Author: Carolina Moreno-Castro – University of Valencia, Spain


  • Lorena Cano-Orón – University of Valencia, Spain
  • Isabel Mendoza-Poudereux – Unviersity of Valencia, Spain/li>
  • Ana Serra-Perales – University of Valencia, Spain
  • Empar Vengut-Climent – University of Valencia, Spain

Spaniard’s consumption habits have been subjected to a high mutations process since approximately the 80s, coinciding with the increased emergence of great media corporations, advertising agencies, the audio-visual industry, and at this time, social networks. It has been a slow process, but continuous throughout the time, that has managed to modify the Spaniard’s habits (based on a Mediterranean diet) and impact the whole population’s health. The main objectives of this study are to know:

1) What do media and social networks role play in the decision to decline for one food or another?
2) Which channels do citizens to use to look for nutrition information?
3) Which are the favourites sources of information to understand information related-food?

To respond to these questions, at October 2019, ScienceFlows team has launched a questionnaire to 100 Spaniard people, population-representative; i.e. gender, age, academic training, ethnicity, impaired people, and professional career. The survey incorporated variables to know if the choice of a diet by citizen were based by the information popularised on the digital media, social networks, political, moral, religious influences, or intimate experiences from relatives and friends. Then, people from the selected sample sent the questionary to friends and relatives through WhatsApp. Finally, we have received 325 responses. We are working in the analysis of the role played by the digital media or social networks in the social construction on diet and food. This study is part of a big project (ESMODA-ECO-RTI2018-099663-B-I00), funded by the Spanish government and FEDER funds from the European Commission.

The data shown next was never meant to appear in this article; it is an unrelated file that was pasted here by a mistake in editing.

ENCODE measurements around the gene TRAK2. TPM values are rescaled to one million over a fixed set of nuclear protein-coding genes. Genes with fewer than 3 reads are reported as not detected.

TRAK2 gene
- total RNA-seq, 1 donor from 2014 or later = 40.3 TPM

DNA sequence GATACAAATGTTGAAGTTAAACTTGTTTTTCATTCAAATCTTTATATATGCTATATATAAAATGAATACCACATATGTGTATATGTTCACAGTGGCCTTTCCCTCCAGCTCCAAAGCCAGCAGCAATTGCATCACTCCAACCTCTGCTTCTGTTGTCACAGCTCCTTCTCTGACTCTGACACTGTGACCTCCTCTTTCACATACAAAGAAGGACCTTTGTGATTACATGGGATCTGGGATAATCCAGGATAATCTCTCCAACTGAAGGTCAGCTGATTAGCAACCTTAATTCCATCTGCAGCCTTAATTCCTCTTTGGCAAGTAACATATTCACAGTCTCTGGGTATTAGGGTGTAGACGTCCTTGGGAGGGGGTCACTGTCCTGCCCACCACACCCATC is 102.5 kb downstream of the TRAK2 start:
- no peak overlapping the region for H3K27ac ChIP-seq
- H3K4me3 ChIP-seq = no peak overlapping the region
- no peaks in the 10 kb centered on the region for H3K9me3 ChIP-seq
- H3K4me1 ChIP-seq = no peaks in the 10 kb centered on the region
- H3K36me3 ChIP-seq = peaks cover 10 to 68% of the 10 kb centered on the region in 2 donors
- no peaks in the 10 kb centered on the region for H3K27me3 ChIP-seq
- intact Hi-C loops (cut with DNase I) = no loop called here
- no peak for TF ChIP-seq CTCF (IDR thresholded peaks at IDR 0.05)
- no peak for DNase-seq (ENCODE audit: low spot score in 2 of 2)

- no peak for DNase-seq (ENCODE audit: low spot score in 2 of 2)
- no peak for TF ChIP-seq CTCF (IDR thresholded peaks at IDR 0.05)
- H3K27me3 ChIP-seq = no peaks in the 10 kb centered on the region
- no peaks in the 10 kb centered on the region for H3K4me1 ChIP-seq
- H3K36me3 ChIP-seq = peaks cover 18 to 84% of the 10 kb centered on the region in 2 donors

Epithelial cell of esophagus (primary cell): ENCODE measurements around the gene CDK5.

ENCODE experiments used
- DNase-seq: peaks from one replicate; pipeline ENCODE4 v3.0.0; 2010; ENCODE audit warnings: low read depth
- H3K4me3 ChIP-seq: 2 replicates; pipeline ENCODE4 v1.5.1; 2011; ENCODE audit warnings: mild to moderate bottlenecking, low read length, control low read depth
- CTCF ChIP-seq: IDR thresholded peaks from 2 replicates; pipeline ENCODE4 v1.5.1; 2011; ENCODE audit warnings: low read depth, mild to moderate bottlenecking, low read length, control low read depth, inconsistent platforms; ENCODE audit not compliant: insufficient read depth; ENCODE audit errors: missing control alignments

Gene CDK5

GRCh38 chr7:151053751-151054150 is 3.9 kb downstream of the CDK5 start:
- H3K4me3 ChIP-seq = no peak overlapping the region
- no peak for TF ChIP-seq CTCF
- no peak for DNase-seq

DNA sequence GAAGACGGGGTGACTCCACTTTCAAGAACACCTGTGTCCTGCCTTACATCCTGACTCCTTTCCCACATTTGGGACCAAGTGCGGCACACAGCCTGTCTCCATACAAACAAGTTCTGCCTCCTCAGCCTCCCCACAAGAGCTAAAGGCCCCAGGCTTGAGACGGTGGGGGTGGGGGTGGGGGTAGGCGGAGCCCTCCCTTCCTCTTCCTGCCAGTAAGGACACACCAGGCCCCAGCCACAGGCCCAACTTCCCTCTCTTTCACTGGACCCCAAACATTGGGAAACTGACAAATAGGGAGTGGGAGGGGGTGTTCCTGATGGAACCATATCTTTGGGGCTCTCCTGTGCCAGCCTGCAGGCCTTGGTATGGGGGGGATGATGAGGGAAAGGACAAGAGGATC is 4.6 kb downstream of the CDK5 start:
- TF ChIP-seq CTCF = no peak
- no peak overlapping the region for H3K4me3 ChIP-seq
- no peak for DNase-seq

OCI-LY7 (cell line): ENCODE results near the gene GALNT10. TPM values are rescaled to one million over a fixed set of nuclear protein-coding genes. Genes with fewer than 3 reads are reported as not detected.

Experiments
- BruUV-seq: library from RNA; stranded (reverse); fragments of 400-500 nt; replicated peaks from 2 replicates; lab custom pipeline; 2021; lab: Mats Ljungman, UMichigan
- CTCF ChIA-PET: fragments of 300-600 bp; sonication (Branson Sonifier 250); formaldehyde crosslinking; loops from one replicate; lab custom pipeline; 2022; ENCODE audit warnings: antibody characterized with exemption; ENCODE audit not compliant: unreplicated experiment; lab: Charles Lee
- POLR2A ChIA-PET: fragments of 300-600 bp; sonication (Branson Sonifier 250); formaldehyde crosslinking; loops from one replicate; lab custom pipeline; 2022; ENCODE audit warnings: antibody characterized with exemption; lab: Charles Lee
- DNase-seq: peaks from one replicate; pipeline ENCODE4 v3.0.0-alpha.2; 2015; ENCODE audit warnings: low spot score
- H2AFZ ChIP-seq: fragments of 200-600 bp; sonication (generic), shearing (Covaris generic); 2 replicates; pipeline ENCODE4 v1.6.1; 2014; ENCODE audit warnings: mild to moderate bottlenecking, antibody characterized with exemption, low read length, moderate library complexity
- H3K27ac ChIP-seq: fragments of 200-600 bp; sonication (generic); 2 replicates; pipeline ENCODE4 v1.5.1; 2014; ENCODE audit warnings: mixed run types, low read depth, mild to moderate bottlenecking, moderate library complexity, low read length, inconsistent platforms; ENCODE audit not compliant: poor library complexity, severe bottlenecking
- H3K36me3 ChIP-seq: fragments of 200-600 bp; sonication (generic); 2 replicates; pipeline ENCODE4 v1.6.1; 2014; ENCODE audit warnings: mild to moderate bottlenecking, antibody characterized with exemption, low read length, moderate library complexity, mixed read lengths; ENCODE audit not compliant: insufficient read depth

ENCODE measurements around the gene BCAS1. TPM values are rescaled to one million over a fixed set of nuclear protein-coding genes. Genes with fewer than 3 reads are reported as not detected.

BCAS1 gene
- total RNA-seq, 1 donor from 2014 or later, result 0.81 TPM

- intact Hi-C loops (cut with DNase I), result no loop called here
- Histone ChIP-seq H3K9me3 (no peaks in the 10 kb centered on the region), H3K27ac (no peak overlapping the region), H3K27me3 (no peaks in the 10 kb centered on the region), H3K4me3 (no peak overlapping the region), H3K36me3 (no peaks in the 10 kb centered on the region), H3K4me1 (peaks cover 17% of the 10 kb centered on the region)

Presentation type: Visual presentation
Theme: Transformation

Author: Carolina Moreno-Castro – University of Valencia, Spain

Tony Calvo Roy – Spanish Association of Science Communication
Pampa Garcí­a Molina – Spanish Association of Science Communication
Belén Laspra – University of Michigan
Pilar Perla Mateo – Heraldo de Aragón Newspaper
Gonzalo Remiro Ródenas – Spanish Association of Science Communication
Natalia Ruí­z Zelmanovitch – Spanish Association of Science Communication

Objective: In order to better understand the profession of science communicator in Spain, the Spanish Association of Science Communication, together with the Association of Journalists of Environmental Information (APIA), the National Association of Health Journalists (ANIS), the Catalan Association of Science Communication (ACCC); and the Galician association DivulgACCIÓN have conducted a survey among all their members.

Methodology: The online study was carried out during the month of May 2017. The questionnaire had 29 questions about the professional activity of science communicators in Spain. The survey was sent to a universe of 1,489 associates, and it was answered by 317 (self-selected sample).